Tag: battle of the books

battle of the books

The Better Book Battle: Mystery Fiction vs. Literary Fiction.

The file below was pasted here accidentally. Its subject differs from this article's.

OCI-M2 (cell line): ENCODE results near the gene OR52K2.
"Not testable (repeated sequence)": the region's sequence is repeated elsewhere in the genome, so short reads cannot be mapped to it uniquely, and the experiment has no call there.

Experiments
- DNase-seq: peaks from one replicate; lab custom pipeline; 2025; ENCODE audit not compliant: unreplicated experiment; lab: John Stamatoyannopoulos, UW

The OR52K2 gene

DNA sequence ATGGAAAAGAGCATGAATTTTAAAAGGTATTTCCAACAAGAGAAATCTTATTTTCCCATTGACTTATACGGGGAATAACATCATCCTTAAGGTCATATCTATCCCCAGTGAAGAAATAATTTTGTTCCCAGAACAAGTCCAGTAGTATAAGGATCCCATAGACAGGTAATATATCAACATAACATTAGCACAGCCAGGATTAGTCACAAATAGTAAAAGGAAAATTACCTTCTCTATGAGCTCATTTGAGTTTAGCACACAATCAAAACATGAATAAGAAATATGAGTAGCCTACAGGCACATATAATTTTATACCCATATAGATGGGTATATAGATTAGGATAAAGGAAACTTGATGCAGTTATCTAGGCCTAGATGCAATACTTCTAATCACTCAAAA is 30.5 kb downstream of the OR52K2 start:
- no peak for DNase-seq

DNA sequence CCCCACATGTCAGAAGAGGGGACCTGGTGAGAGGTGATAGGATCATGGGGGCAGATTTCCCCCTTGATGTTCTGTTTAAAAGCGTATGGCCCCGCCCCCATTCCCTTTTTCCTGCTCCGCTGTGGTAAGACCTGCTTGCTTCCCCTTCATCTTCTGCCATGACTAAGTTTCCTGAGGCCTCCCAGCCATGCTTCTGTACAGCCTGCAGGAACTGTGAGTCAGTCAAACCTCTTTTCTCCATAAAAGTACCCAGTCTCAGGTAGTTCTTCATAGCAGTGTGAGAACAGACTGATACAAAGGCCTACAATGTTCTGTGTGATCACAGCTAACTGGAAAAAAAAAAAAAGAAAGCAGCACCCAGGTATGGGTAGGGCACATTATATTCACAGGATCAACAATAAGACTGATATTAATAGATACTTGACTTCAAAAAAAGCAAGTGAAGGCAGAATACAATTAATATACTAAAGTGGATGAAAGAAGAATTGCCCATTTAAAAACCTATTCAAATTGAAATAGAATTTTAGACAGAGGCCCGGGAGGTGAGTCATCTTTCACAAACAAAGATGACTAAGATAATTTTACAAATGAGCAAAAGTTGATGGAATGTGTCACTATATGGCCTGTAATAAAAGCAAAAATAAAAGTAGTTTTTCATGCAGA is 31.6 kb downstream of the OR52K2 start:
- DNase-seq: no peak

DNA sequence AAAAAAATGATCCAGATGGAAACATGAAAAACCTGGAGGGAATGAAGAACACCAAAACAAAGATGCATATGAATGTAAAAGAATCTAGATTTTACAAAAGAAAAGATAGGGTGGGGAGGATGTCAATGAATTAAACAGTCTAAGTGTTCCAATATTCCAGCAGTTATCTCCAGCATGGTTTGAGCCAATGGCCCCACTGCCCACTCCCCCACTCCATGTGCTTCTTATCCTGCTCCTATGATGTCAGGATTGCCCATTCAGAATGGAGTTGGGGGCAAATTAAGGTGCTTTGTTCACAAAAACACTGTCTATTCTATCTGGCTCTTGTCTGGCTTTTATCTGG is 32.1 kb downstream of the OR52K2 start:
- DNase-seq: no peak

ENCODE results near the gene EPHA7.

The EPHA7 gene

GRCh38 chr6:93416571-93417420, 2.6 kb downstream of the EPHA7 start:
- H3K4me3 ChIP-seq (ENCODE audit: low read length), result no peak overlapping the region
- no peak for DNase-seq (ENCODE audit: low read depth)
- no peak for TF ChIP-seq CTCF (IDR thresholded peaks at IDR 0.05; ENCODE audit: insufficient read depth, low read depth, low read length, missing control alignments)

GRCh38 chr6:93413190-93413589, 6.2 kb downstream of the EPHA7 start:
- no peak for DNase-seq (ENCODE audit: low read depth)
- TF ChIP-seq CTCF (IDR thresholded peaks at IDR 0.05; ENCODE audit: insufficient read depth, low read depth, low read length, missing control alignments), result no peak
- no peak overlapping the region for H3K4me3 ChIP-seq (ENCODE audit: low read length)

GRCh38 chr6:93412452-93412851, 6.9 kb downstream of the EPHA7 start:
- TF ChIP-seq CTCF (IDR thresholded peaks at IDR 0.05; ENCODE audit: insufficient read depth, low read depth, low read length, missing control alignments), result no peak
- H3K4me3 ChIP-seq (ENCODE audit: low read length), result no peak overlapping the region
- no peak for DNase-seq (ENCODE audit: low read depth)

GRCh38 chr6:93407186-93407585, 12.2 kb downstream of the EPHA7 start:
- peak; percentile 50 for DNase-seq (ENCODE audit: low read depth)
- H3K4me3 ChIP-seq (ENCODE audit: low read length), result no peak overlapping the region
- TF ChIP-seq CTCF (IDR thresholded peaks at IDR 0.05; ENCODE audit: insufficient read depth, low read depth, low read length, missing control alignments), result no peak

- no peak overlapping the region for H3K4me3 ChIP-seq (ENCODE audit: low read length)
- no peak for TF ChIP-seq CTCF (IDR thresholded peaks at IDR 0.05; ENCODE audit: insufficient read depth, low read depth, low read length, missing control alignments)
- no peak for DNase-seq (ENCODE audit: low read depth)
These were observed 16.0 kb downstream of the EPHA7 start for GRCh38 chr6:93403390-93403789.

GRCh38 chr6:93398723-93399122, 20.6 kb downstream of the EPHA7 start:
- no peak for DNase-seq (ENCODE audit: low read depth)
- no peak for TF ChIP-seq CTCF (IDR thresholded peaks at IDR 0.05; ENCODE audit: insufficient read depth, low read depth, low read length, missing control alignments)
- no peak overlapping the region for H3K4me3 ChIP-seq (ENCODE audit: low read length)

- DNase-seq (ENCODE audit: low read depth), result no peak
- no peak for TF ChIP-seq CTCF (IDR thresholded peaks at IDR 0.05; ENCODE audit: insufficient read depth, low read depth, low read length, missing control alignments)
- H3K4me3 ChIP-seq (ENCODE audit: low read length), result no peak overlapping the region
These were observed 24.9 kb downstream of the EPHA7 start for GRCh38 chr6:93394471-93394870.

There’s been renewed debate, recently, about the relative value of mystery fiction vs. its “literary” counterpart thanks to a self-described “passing remark” by Notre Dame English professor William O’Rourke that disparaged the mystery writing community as suffering from a “fatal lack of talent.” In a subsequent article in the Irish Times, O’Rourke clarified that he did not intend for his remark to insult mystery writers in particular but, instead, to denigrate the entire literary culture in America.  After reading both articles, it’s clear that O’Rourke believes our nation subsists on the literary equivalent of McDonald’s, formulaic, processed writing intended to keep readers turning pages thanks to contrived cliff hangers. Other cultures, he argues, consume the good stuff–books that make folks stop and think.  I don’t believe O’Rourke is entirely wrong in his assessment of the average American’s fiction diet. Our busy culture values easily digested entertainment. And, in my opinion, there’s nothing wrong with that. I like having a cheeseburger now and again. Sometimes, I want something fun to read on a plane, or at the beach, or to listen to in the car. However, I certainly disagree that mystery writing as a whole is formulaic fast food. Good writing–and there is plenty of it in the mystery realm–transcends […]

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